FCC votes to strip away Net Neutrality rules

Jeff Terich

The Federal Communications Commission has just voted, 3 to 2, to repeal Net Neutrality protections as put in place during the Obama administration. The rules, which were imposed in 2015, were established to prevent Internet service providers from speeding up, slowing down or banning certain sites or apps, and potentially setting up so-called “fast lanes” for higher paying customers. Net Neutrality is an issue that has been dear to musicians (as well as independent websites like the one you’re currently reading), and this week a long list of artists—including Against Me!, Priests, Algiers, R.E.M.’s Michael Stipe, Speedy Ortiz and Talib Kweli—signed an open letter urging congress to stop the FCC from putting the anti-neutrality rules in place.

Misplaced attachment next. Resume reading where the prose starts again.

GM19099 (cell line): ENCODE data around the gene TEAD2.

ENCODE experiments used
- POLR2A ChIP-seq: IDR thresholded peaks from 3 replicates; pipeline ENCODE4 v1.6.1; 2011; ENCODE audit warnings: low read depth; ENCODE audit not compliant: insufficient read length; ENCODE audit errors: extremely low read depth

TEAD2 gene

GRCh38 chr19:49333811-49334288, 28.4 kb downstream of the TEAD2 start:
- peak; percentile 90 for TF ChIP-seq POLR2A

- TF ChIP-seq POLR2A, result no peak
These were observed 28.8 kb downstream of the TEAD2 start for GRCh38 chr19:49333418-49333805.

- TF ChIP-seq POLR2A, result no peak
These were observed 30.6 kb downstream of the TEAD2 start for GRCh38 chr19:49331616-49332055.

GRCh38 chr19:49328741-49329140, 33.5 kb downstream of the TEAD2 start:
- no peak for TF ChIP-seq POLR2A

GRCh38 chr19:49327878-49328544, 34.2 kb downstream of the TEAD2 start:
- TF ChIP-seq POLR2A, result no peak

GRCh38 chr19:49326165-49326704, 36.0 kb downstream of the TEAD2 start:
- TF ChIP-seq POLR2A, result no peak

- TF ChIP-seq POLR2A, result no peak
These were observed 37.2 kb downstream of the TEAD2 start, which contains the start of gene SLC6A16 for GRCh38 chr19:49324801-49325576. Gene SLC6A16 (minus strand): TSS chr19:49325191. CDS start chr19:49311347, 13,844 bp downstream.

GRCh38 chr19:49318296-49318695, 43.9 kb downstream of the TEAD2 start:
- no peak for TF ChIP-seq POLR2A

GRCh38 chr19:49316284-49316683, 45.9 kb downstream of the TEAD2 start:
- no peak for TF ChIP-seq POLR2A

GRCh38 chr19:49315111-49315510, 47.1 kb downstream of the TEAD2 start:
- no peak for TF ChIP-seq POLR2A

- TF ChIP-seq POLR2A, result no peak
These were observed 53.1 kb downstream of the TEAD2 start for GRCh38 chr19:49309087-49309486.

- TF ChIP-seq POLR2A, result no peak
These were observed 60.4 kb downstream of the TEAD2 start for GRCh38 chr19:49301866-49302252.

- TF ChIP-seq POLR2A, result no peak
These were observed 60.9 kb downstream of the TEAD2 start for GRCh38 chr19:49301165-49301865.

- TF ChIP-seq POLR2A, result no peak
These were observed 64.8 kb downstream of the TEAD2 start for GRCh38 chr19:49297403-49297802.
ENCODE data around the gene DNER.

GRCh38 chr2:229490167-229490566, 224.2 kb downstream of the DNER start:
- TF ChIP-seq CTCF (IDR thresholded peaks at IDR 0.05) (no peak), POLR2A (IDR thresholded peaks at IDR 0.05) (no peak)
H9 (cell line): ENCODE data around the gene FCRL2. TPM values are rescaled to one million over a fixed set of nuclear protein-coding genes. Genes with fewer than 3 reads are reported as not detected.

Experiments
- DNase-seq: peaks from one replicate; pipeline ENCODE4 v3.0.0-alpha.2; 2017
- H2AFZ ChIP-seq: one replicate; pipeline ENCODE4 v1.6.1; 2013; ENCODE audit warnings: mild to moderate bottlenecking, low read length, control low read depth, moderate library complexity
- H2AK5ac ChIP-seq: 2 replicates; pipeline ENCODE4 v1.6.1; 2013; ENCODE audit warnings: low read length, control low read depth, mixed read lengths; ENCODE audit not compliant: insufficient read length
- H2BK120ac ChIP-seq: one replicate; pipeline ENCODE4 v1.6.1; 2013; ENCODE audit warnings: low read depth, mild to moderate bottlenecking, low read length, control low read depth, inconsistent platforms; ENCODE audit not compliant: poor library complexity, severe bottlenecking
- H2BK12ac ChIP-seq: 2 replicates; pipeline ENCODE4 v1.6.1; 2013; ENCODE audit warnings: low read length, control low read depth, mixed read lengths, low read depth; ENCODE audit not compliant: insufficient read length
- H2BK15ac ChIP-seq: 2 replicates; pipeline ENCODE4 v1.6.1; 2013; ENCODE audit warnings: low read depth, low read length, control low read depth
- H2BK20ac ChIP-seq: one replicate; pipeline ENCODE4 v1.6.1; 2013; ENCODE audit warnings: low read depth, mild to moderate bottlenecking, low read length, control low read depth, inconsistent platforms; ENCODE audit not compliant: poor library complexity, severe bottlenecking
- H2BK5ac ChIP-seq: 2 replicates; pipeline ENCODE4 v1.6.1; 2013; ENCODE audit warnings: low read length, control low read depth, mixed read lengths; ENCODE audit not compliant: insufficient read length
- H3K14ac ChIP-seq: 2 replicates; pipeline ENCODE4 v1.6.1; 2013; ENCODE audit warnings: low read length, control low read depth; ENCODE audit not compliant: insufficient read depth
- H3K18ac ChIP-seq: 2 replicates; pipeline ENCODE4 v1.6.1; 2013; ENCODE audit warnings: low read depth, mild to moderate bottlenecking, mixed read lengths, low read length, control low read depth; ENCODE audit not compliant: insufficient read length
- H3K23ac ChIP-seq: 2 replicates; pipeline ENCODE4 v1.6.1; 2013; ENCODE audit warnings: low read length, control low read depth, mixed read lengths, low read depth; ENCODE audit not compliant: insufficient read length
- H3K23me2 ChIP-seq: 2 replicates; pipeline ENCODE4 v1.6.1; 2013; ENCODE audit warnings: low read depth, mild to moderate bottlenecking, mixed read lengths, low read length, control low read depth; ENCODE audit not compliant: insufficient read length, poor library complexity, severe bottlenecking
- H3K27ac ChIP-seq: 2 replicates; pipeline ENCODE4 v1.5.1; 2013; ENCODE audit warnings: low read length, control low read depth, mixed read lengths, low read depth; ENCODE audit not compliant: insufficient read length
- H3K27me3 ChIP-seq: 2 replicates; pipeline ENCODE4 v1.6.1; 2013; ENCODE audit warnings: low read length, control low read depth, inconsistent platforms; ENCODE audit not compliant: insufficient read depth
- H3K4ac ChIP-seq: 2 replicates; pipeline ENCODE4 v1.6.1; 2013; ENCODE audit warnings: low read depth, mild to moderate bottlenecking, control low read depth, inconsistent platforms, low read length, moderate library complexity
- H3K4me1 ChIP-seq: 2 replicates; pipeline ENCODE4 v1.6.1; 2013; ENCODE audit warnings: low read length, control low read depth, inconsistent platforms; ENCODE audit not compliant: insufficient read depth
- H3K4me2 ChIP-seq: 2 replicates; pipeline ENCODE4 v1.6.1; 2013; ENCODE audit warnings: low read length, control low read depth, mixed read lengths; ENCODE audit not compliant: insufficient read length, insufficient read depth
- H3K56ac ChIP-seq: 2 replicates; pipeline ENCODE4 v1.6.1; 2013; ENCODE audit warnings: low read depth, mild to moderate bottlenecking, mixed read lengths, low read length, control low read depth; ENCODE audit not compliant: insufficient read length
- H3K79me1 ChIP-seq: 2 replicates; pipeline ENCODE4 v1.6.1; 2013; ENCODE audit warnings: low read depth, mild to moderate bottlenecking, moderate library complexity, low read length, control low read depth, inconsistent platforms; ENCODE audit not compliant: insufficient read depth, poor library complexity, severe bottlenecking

The new rules can still be stopped by Congress, and New York Attorney General Eric Schneiderman has already announced he plans to sue the FCC in order to prevent the FCC from moving forward.

For more information and info on how to get involved, visit BattlefortheNet.com.

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